Incentives from Parents Help Kids Eat More Veggies
Children who are repeatedly exposed to vegetables they initially disliked, combined with rewards will increase their liking and intake of those vegetables.
That’s according to a new study, which tracked vegetable intake of 173 children, age 3 to 4, randomly assigned to one of three groups over a three-month period. In the first group, parents gave stickers as a reward each time their child sampled a disliked vegetable. The parents in the second group gave verbal praise only, and the third group, serving as the control group, gave no verbal praise or tangible reward.
The parents gave the disliked vegetable to their child 12 times per day. Researchers assessed vegetable intake and liking of the disliked vegetable during the study period, and at one- and three-month intervals.
The findings published in the January 2012 issue of The American Journal of Clinical Nutrition showed children who were given a sticker as a reward for taking just one bite of the vegetable significantly increased their intake of that vegetable and their liking of it compared to the group receiving just verbal praise. Increases in the intake and liking of the children in the verbal praise group were not significantly different from the control group.
“The results of this new study continue to show the importance of introducing a variety of fruits and vegetables to children at an early age to help establish healthy eating habits early,” said Elizabeth Pivonka, president and CEO of Produce for Better Health Foundation, the nonprofit entity in partnership with CDC behind the “Fruits & Veggies—More Matters” national public health initiative. “Adults are more likely to eat a variety of fruits and vegetables, whether fresh, frozen, canned, dried or 100 percent juice, if they were exposed to them as children.”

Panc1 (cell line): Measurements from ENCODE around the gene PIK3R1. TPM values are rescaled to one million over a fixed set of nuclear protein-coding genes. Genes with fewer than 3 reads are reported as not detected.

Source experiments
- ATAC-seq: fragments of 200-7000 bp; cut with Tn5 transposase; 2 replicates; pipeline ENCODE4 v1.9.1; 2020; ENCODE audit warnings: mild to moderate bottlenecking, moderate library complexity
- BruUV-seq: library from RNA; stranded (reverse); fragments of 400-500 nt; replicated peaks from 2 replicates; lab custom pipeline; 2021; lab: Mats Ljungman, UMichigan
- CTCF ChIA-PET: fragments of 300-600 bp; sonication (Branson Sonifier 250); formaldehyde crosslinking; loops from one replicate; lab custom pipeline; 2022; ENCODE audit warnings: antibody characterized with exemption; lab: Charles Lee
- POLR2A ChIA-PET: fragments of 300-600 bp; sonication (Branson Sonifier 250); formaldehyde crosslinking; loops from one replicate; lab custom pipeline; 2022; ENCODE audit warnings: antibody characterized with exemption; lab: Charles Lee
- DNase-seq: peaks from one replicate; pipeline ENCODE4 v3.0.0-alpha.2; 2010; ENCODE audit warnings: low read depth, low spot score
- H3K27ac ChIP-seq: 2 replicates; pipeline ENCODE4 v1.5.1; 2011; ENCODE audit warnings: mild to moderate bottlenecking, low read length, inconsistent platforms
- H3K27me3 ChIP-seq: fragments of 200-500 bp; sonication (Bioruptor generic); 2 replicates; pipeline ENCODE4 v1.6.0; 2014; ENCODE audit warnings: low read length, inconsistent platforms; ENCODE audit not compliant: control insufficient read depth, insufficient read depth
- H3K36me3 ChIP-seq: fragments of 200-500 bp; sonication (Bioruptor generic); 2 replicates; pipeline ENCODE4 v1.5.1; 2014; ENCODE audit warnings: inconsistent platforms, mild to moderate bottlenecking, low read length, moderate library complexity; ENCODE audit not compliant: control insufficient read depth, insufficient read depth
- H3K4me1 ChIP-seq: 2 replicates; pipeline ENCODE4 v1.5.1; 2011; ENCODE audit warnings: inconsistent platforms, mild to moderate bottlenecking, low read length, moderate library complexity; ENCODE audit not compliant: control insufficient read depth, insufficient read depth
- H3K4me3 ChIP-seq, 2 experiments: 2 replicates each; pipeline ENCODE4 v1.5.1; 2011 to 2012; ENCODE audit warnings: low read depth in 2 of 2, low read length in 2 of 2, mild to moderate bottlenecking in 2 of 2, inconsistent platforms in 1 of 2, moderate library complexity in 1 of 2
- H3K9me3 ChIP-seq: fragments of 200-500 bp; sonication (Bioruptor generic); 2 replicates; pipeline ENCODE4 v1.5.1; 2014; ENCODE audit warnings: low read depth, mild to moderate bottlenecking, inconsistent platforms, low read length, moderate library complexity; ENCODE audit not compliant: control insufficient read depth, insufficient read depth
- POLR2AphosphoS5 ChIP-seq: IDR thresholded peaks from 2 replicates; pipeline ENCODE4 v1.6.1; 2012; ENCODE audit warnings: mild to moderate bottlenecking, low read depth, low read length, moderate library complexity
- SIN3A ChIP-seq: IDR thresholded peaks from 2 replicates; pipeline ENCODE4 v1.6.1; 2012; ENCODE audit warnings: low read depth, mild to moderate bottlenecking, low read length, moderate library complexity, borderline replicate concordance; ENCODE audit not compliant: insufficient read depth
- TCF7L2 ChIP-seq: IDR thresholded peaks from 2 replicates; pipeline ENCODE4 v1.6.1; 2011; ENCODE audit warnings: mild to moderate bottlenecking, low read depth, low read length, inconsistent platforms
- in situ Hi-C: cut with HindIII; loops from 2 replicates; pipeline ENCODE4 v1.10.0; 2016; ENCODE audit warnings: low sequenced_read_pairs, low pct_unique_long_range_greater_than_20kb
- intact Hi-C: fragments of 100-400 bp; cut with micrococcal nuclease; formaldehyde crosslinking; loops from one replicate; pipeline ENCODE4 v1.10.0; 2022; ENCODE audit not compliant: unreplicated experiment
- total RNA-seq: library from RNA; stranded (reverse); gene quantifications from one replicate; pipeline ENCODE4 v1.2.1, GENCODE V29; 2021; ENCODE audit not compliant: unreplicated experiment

The Fruits & Veggies—More Matters website provides inspiration, tips, information and other types of support to make eating fruits and veggies easy, fun and affordable. The website includes tools such as a recipe center; video center showing short clips on how to select, store and prepare different fruits and vegetables; and a fruit and vegetable nutrition database.
Hockessin, Del.-based Produce for Better Health Foundation is a non-profit fruit and vegetable education foundation that works to motivate people to eat more fruits and vegetables to improve public health.
PBH is also a member and co-chair with Centers for Disease Control & Prevention of the National Fruit & Vegetable Alliance, consisting of government agencies, non-profit organizations and industry working to collaboratively and synergistically achieve increased nationwide access and demand for all forms of fruits and vegetables for improved public health.